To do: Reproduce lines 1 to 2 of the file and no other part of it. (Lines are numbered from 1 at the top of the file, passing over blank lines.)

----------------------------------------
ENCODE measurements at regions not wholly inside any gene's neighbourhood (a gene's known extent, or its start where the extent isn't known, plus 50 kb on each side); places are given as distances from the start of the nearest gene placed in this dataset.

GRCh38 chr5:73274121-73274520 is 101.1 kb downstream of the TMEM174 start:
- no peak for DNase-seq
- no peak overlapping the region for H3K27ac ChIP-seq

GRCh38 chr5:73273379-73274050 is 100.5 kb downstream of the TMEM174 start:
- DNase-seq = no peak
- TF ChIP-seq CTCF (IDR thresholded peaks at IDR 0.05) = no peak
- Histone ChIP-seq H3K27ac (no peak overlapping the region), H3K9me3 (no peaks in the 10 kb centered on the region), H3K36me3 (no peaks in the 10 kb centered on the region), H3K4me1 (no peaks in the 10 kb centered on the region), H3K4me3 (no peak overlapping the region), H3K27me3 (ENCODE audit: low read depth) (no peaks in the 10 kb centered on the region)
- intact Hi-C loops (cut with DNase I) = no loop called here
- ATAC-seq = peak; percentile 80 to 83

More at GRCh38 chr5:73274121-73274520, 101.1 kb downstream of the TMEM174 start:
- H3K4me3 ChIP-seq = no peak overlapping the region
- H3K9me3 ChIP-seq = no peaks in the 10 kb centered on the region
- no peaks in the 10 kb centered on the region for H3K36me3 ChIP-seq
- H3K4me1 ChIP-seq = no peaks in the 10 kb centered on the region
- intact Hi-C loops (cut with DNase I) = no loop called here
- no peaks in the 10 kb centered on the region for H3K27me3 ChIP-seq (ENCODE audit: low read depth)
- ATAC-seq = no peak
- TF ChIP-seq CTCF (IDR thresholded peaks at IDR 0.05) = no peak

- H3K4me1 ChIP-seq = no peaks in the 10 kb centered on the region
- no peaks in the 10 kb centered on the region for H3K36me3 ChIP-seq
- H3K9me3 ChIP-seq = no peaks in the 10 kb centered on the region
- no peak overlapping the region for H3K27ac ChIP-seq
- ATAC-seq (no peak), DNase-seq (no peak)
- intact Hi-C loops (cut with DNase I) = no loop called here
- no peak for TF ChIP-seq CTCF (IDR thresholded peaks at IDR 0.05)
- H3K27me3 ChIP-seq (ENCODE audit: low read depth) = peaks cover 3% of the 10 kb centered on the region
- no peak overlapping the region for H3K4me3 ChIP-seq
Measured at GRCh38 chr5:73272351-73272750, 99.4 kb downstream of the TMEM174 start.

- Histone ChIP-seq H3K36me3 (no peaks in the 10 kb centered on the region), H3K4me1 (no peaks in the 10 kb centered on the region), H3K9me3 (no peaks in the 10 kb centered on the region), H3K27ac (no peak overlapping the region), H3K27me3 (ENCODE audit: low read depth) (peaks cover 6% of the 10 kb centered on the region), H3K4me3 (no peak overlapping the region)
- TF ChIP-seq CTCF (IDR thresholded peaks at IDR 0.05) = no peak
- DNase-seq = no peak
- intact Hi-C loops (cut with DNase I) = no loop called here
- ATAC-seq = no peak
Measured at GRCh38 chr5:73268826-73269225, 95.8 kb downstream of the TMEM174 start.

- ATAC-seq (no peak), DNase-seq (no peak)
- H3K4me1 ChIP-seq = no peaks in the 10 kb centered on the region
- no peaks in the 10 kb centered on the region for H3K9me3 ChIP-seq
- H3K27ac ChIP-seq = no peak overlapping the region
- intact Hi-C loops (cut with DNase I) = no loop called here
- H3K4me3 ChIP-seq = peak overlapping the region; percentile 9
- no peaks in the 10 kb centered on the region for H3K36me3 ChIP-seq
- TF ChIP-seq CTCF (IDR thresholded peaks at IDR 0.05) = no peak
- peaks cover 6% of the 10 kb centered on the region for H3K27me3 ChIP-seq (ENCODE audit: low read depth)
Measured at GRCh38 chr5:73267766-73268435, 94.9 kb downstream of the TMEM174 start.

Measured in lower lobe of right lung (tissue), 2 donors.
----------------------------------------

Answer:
ENCODE measurements at regions not wholly inside any gene's neighbourhood (a gene's known extent, or its start where the extent isn't known, plus 50 kb on each side); places are given as distances from the start of the nearest gene placed in this dataset.

GRCh38 chr5:73274121-73274520 is 101.1 kb downstream of the TMEM174 start: